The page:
In this series entitled “Noise”, Hollingsworth explores the interiority of the camera itself, its ways of looking on our behalf, which we come to feel as our “normal” mode of seeing. Abstract and textural, these images suggest woven fabrics. In fact, they are visual records of the camera’s internal digital processes—how a camera works. In essence, Hollingsworth is locating his eye “inside the body of the camera”—so that the camera as our “eye” --not the world, and not a digital editing-program--is what produces the visual information. In these abstract/physical images, most representational content is emptied from the picture. Light spots or streaks are the only exterior referents, signaling the environment in which these images are produced, the patterns that the camera ”sees” when we ask it to look and record on our behalf. Color is controlled by the camera’s pre-set Kelvin-temperatures. Exposure settings are shallow, and so, in order to reveal the “patterned noise” underneath a dark image, the photographs become hyper-exposed. Accordingly, the sensor-bindings of the digital camera almost entirely blanket the image-field, and a grid of light (or blips of light, bright information) emerges, as a kind of glowing visual net, or fabric-like texture.


The speed of technological innovation results in the proliferation of waste; what can and do these “vintage” devices reveal about our world? Using discarded cameras abandoned in the garbage dump, Hollingsworth cultivates the camera’s misreadings, misrepresentations, and sometimes inability to read the world, literally with a “broken worldview”, into surreal and very often unexpected landscapes.

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Using wayside parks and undeveloped land, Hollingsworth creates images which explore boundaries between pastoral and urban, structure and disorder, color and light. These photographs rely on scarce light sources--a full moon, a dim street lamp, or simply ambient light. Instead of passively brightening the subjects, light imposes order and becomes a palpable force, eliciting lyrical qualities from otherwise mundane landscapes.


Shot along rural stretches of highway, these images reflect on the American propensity for wandering. They engage the play of traffic and the moon (as a symbol for wanderlust) while Hollingsworth is “wearing” a camera (documenting the physical performance of the photographer walking the street, crossing the highway). “I am afoot,” says Walt Whitman the quintessential American poet, “with my vision.”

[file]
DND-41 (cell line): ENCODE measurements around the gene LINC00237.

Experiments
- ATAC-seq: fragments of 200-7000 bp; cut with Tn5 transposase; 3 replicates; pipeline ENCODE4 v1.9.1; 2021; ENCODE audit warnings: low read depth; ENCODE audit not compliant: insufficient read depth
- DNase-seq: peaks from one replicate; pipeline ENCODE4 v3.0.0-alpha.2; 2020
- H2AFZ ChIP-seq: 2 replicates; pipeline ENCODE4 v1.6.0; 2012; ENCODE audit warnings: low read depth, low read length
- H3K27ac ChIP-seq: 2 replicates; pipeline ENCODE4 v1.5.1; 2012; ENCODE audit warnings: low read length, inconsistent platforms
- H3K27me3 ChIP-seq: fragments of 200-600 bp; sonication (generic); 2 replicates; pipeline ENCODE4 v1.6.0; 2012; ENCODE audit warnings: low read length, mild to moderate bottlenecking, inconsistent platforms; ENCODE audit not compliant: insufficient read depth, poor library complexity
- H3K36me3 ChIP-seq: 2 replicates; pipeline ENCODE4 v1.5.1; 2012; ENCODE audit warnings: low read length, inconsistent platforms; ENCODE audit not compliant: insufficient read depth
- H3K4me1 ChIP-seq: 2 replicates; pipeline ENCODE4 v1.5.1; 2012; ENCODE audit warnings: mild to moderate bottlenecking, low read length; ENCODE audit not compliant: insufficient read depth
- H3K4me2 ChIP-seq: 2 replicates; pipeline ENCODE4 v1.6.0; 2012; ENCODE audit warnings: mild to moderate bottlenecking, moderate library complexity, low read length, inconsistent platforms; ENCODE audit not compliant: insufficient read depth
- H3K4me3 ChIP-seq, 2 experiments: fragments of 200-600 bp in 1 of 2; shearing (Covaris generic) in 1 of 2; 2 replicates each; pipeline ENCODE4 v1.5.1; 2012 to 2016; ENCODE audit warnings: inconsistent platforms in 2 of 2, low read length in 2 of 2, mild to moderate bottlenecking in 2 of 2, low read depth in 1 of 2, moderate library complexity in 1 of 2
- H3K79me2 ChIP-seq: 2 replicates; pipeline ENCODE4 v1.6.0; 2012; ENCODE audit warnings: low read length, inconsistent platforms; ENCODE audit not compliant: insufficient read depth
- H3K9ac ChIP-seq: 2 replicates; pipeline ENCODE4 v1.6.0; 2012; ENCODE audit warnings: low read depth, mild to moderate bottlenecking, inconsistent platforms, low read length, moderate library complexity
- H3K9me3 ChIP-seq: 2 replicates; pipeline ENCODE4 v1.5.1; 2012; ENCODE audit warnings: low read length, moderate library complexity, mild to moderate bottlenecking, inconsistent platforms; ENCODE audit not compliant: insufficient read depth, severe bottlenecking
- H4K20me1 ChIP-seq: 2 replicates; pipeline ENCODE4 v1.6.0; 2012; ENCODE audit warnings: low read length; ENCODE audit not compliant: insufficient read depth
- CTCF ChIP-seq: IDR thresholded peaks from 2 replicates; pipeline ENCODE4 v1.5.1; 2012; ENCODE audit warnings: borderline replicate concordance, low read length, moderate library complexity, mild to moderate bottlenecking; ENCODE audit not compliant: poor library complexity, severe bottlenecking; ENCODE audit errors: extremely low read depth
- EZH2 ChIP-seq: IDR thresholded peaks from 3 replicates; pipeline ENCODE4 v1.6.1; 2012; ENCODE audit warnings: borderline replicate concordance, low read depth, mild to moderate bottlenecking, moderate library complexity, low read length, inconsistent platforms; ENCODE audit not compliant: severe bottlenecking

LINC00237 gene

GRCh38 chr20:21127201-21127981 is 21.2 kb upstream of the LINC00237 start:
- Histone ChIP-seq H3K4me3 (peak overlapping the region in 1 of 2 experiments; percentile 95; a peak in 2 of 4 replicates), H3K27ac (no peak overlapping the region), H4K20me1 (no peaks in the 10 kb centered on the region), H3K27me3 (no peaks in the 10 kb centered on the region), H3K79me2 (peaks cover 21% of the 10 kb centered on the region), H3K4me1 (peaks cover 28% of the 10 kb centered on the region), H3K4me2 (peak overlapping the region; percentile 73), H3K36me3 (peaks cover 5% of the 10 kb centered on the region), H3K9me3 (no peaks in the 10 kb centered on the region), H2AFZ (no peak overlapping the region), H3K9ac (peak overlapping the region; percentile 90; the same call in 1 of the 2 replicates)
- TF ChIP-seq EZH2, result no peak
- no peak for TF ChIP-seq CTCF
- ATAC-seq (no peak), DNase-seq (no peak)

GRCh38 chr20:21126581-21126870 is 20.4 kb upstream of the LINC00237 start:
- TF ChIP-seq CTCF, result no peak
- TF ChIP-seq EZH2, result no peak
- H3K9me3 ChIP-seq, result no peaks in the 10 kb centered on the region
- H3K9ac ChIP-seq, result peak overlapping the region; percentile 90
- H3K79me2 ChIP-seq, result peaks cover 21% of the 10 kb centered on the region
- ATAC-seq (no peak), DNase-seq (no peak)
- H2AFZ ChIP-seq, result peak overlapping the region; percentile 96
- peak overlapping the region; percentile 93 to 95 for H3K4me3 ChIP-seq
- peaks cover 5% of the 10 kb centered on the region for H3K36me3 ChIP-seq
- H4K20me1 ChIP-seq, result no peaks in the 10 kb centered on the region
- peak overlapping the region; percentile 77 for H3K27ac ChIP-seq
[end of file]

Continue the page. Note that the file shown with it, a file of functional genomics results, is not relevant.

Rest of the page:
In these works Hollingsworth turns the camera lens to broad inclusive landscape, using the horizon as a symbol for the experience of time and memory. In long hand-held shots, relying on moon-light and traffic headlamps for light-source, the artist layers horizons by his attempts to stand still, letting the world move: these images record photographic performance and the camera’s response to time. The images “see” several moments of a place simultaneously, in “single” expressions. They reveal both memory and revery, how a place can seem multiple and also individually itself, in a single moment.


Hollingsworth’s first narrative series, the images consider imprecision. Attaching the camera to his body while he walks the blocks of the neighborhoods of his childhood, the progression of photos pass through blur and focus around the outline of an empty/absent figure. Memory is both sharp and often imprecise where shadow enters.

FALSE REALISM           HIGHWAY SERIES                  PRAIRIE                 SHADOW      



In these small-scaled pieces Hollingsworth works with the most common image-technology of our age, the high-tech camera-phone. He explores both its new relation to the “self” and its highly-developed technological possibilities, which facilitate automation (relying paradoxically on a “liberating” lack of choice on the part of the photographer). The artist creates images and interferes with them using his finger--his finger as a pastiche of identity. In an era of “selfies,” memoirs, and new technologies, our concepts of subjectivity are changing. No longer simply the object of the camera’s “gaze,” the self is often the technology or process by which the self is developed, recorded, exposed.


In an extension of the “Noise” series, this suite of studies suggests a recognizable image caught within the digital structure of code-patterns. In effect hybridizations, these photos coalesce information both inside the camera (digital code) as well as nearly-legibly what the camera is looking at, just about at the fulcrum when a camera approaches an ability to read the world. Both material and subject, they are literally about information, in formation. Made in JPEG digital code, the most dominantly used image-language currently, data is averaged out, saw-toothed jagged patterns emerge, admitting the camera’s bias in its point of view.